5 students from Nigeria at Abilene Christian University killed in March 31, 2002 one-car accident.18 year-old Kolawole Oluwagbemiga Sami was identified as the driver of the Isuzu which had 2 other men and 3 women. One of those female passengers in the 1994 Isuzu Rodeo SUV had an identification card stating her as Iyadunni Oluwaseun Bakare. She is also 18 years old. special report by Chido Nwangwu
Why Chinua Achebe, the Eagle on the Iroko, is Africa's writer of the century. By Chido Nwangwu
Osama bin-Laden's goons threaten Nigeria and Africa's stability. By Chido Nwangwu
Tragedy of Ige's murder is its déjà vu for the Yoruba southwest and rest of Nigeria. By Ken Okorie
What has Africa to do with September 11 terror? By Chido Nwangwu
Should Africa debates begin and end at The New York Times and The Washington Post? No
CNN, Obasanjo and Nigeria's struggles with democracy.
Why Obasanjo's government should respect
CNN and Freedom of the press in Nigeria.
Jonas Savimbi, UNITA are "terrorists" in Africans' eyes despite Washington's "freedom fighter" toga for him. By SHANA WILLS

Sex, Women and (Hu)Woman Rights. By Chika Unigwe

What has Africa to do with September 11 terror? By Chido Nwangwu
Africans reported dead in terrorist attack at WTC
September 11 terror and the ghost of things to come....
Will religious conflicts be the time-bomb for Nigeria's latest transition to civilian rule?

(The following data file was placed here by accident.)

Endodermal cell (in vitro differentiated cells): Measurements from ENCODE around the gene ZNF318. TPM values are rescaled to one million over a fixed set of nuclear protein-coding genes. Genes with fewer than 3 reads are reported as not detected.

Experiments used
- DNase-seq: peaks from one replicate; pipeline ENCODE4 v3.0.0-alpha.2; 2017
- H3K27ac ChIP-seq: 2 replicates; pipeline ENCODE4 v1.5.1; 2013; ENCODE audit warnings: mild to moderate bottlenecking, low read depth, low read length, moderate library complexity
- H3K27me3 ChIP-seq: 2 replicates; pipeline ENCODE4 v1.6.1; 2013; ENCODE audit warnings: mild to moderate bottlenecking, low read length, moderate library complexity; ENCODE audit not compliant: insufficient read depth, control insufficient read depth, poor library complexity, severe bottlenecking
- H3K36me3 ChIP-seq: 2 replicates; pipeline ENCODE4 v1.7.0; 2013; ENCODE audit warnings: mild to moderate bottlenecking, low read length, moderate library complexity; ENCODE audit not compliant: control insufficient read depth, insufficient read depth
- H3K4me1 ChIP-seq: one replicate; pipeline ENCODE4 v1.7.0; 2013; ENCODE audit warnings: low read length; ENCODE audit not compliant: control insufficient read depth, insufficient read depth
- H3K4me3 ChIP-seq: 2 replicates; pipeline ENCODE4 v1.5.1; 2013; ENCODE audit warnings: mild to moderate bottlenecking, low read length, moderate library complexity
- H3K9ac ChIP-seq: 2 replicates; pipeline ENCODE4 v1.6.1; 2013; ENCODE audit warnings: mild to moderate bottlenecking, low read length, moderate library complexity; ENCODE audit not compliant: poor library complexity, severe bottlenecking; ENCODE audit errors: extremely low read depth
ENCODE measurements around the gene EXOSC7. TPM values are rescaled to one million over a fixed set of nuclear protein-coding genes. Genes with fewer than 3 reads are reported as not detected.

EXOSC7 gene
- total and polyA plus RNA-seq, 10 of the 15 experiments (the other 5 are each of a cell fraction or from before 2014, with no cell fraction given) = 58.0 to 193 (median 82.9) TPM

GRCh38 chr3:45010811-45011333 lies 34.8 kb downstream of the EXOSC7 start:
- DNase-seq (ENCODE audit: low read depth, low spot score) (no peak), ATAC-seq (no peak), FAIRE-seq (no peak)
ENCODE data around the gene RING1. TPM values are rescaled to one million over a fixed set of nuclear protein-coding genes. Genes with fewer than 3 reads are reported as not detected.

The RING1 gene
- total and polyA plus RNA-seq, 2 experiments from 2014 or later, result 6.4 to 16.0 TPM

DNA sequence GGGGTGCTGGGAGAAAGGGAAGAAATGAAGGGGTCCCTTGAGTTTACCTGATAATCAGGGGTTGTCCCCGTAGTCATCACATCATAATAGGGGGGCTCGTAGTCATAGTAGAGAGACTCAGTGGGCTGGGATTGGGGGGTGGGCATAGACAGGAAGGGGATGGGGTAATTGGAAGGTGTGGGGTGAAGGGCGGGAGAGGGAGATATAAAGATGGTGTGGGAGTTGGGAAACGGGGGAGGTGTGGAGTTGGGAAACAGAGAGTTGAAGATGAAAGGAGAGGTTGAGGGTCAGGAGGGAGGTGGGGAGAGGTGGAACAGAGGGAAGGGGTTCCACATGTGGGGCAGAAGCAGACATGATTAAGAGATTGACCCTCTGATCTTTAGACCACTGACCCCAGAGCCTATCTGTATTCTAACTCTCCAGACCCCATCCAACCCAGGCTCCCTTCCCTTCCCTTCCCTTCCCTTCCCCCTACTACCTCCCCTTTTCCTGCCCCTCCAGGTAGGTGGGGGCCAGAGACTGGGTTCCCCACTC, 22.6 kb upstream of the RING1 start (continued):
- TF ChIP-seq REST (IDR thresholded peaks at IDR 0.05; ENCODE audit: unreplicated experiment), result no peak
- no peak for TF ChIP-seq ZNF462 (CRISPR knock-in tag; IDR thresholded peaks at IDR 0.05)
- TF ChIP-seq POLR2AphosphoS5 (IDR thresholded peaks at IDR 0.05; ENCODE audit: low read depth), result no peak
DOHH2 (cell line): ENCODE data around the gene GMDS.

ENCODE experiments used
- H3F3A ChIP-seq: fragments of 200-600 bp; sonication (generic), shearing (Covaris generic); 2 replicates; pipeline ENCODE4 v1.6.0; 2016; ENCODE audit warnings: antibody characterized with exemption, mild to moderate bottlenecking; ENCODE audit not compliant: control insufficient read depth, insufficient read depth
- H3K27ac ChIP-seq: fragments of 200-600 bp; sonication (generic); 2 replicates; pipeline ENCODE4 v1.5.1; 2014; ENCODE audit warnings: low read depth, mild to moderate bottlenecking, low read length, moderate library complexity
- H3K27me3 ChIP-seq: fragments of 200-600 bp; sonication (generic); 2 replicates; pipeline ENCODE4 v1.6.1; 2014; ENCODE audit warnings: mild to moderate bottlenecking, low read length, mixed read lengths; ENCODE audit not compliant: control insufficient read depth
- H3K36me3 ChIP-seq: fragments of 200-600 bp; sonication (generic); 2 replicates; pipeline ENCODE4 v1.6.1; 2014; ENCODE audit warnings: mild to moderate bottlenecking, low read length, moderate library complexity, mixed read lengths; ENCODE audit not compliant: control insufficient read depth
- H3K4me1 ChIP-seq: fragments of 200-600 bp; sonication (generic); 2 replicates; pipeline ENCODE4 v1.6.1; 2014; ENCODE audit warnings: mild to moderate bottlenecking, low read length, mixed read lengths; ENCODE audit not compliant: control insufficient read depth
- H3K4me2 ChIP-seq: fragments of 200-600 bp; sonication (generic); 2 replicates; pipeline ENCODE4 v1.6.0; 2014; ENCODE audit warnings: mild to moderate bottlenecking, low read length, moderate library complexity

Bola Ige's murder another danger signal for Nigeria's nascent democracy.

In a special report a few hours after the history-making nomination, Founder and Publisher Chido Nwangwu places Powell within the trajectory of history and into his unfolding clout and relevance in an essay titled 'Why Colin Powell brings gravitas, credibility and star power to Bush presidency.'

Beyond U.S. electoral shenanigans, rewards and dynamics of a democratic republic hold lessons for African politics.
Bush's position on Africa is "ill-advised." The position stated by Republican presidential aspirant and Governor of Texas, George Bush where he said that "Africa will not be an area of priority" in his presidency has been questioned by Publisher Chido Nwangwu. He added that Bush's "pre-election position was neither validated by the economic exchanges nor geo-strategic interests of our two continents."

These views were stated during an interview CNN's anchor Bernard Shaw and senior analyst Jeff Greenfield had with Mr. Nwangwu on Saturday November 18, 2000 during a special edition of 'Inside Politics 2000.'
Nwangwu, adviser to the Mayor of Houston (the 4th largest city in the U.S., and immigrant home to thousands of Africans) argued further that "the issues of the heritage interests of 35 million African-Americans in Africa, the volume and value of oil business between between the U.S and Nigeria and the horrendous AIDS crisis in Africa do not lend any basis for Governor Bush's ill-advised position which removes Africa from fair consideration" were he to be elected president.
By Al Johnson